Neuroscience says the unconscious works something like this: I’m holding something in mind but I don’t have much room in the short term memory. Maybe the way I have coped with processing the world needs to be re worked in my pre conscious. This process is called consolidation. We are aiming for consolidation. Re consolidation is a re working of our mental predictions. We know that consolidation hasn't worked because the need comes back. Think about how you get to work in the morning. Automatic pilot I imagine? But it wasn't always that way. The first time you did it you have to look at maps, remember directions and all that stuff. Probably the second time you had to do something similar, using maps, worrying about directions, although you will have remembered something of your first trip. Slowly over time you start to build up an episodic memory, a little film in your mind. Now we are getting into your pre conscious memory. After a week of going to work you're going to a have few of these memories and so they start to become generalised into the next level of abstraction of semantic facts, verbal. As this is happening the information is becoming more deeply consolidated into your procedural memory, your non declarative memory. Until eventually you are on auto pilot. You know longer think it, you do it.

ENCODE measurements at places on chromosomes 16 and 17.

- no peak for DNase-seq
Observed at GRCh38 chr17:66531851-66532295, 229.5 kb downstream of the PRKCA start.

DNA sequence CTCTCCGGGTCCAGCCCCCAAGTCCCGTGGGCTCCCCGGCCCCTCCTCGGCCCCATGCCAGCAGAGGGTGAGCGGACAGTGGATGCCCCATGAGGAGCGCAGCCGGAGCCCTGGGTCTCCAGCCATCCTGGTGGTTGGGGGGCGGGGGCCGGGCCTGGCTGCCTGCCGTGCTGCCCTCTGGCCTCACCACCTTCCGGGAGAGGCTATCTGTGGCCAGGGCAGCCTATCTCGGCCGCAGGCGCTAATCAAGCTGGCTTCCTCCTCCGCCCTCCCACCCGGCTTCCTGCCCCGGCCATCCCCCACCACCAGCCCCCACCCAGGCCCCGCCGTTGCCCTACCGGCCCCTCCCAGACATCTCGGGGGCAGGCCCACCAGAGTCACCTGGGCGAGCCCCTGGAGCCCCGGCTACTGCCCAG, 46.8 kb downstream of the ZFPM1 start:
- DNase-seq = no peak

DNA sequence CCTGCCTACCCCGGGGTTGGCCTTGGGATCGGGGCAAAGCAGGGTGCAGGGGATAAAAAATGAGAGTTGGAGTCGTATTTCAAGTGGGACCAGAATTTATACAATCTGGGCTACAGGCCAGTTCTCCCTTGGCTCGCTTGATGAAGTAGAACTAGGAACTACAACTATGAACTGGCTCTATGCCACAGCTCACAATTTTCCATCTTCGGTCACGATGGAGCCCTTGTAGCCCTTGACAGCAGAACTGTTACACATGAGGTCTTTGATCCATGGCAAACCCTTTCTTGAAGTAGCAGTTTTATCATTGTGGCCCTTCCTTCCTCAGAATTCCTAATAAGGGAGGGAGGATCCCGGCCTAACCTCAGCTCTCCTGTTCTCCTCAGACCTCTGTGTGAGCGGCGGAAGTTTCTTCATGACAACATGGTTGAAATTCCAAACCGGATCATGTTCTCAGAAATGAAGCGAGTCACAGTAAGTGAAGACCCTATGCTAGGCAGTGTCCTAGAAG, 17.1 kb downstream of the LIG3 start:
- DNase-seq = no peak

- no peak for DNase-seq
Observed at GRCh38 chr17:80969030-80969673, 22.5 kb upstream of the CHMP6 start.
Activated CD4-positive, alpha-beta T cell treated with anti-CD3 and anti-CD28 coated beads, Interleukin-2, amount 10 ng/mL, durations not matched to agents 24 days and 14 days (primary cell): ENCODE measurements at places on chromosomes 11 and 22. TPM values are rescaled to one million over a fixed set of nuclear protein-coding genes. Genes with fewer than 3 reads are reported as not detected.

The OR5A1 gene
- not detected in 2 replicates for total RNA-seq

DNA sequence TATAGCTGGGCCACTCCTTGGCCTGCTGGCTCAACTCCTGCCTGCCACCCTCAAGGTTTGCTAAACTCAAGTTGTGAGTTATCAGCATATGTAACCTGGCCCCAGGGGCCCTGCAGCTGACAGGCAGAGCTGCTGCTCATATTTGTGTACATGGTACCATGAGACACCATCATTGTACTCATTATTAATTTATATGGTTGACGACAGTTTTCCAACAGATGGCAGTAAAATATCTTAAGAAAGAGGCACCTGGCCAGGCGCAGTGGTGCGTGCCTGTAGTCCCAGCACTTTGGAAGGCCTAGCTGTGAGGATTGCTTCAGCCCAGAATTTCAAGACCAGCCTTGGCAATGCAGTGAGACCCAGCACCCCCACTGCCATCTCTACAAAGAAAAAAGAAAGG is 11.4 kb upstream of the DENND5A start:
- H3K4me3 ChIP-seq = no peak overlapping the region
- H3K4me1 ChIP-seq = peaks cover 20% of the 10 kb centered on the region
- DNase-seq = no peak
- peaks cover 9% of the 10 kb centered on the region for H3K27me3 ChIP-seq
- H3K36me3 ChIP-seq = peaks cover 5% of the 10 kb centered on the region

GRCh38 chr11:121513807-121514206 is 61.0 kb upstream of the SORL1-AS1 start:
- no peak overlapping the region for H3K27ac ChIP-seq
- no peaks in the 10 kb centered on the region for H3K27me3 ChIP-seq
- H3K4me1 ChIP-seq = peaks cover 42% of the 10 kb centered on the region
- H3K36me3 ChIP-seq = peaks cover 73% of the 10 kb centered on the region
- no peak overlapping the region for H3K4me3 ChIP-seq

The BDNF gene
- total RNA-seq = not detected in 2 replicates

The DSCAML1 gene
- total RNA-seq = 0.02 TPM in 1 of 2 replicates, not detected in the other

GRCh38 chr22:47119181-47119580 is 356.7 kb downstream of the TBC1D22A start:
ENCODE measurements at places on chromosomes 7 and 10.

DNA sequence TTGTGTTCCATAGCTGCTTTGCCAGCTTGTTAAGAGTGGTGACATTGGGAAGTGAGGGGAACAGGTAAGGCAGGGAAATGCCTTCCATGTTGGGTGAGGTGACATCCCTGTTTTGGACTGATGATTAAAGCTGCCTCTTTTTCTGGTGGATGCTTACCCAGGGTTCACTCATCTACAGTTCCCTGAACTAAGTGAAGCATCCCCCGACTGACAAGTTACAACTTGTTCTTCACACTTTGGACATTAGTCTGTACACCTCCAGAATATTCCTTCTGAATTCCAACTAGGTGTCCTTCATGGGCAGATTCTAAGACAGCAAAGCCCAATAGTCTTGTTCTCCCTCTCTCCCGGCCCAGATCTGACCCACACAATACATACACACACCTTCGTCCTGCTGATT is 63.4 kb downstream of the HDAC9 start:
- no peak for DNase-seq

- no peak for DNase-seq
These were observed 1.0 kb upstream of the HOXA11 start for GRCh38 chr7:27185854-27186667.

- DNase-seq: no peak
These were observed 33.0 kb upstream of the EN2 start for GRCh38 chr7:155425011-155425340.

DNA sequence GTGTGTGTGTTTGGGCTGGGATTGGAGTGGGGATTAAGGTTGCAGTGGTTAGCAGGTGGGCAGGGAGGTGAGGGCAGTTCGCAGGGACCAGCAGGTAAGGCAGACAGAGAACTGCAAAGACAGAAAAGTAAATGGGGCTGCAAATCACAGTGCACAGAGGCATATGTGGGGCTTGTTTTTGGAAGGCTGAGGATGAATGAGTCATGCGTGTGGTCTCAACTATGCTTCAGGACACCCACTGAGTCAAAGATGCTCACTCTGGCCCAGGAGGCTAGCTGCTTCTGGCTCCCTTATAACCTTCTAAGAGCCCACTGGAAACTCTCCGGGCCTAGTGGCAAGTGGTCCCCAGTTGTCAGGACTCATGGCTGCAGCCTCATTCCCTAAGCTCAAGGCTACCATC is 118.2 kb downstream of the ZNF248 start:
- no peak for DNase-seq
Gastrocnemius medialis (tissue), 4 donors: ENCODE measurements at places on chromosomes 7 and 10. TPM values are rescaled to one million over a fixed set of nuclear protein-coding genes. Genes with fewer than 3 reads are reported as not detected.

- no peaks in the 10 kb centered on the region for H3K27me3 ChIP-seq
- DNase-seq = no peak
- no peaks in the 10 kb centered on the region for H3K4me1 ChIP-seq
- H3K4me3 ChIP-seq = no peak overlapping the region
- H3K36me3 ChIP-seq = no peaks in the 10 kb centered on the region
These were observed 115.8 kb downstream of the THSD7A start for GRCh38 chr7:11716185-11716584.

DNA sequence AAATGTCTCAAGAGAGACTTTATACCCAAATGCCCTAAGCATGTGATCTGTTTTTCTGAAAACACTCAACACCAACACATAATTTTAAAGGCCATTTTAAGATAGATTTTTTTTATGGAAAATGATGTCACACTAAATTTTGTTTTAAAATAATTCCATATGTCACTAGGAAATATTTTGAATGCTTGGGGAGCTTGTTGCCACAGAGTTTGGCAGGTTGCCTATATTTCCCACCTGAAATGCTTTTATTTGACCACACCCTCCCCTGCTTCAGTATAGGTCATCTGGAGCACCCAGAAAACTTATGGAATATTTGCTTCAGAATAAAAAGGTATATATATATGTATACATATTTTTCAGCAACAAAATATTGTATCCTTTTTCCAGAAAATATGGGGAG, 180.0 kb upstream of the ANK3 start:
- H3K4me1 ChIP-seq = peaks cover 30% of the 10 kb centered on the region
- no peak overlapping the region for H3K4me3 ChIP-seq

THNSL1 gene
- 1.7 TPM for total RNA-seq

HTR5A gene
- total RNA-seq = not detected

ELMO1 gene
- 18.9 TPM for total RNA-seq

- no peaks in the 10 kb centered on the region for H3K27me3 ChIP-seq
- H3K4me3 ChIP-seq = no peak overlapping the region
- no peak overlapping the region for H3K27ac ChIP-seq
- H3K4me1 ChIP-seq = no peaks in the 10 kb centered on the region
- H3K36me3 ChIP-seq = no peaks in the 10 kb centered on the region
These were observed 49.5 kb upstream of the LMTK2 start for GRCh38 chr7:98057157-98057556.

So the preconscious needs to be re consolidated and re consolidated and re consolidated and re consolidated into a non declarative memory.